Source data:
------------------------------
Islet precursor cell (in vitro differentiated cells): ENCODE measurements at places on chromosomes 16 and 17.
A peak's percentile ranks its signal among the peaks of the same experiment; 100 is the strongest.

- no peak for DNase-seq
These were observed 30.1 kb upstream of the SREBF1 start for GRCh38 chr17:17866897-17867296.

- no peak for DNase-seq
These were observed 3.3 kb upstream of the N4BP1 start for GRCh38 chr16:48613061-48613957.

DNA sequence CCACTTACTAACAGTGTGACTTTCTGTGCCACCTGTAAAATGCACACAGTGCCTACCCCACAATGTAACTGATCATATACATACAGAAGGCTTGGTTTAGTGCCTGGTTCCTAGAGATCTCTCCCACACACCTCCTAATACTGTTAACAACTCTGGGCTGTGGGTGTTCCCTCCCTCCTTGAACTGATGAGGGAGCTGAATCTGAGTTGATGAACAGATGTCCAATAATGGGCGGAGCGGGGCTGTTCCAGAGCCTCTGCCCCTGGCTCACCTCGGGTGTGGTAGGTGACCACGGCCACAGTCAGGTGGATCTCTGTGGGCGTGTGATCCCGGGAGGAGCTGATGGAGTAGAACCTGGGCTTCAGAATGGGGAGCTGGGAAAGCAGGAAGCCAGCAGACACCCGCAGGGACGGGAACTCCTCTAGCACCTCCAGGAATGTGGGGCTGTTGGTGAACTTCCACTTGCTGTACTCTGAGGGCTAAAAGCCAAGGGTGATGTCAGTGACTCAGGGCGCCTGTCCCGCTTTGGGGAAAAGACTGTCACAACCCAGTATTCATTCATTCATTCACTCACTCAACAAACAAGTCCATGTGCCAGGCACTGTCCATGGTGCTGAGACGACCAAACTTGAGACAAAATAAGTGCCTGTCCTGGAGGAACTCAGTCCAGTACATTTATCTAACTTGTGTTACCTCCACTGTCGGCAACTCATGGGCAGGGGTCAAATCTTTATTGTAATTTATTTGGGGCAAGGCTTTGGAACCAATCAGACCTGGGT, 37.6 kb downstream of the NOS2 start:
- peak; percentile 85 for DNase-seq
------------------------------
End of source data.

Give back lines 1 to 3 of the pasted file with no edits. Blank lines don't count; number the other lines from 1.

Islet precursor cell (in vitro differentiated cells): ENCODE measurements at places on chromosomes 16 and 17.
A peak's percentile ranks its signal among the peaks of the same experiment; 100 is the strongest.

- no peak for DNase-seq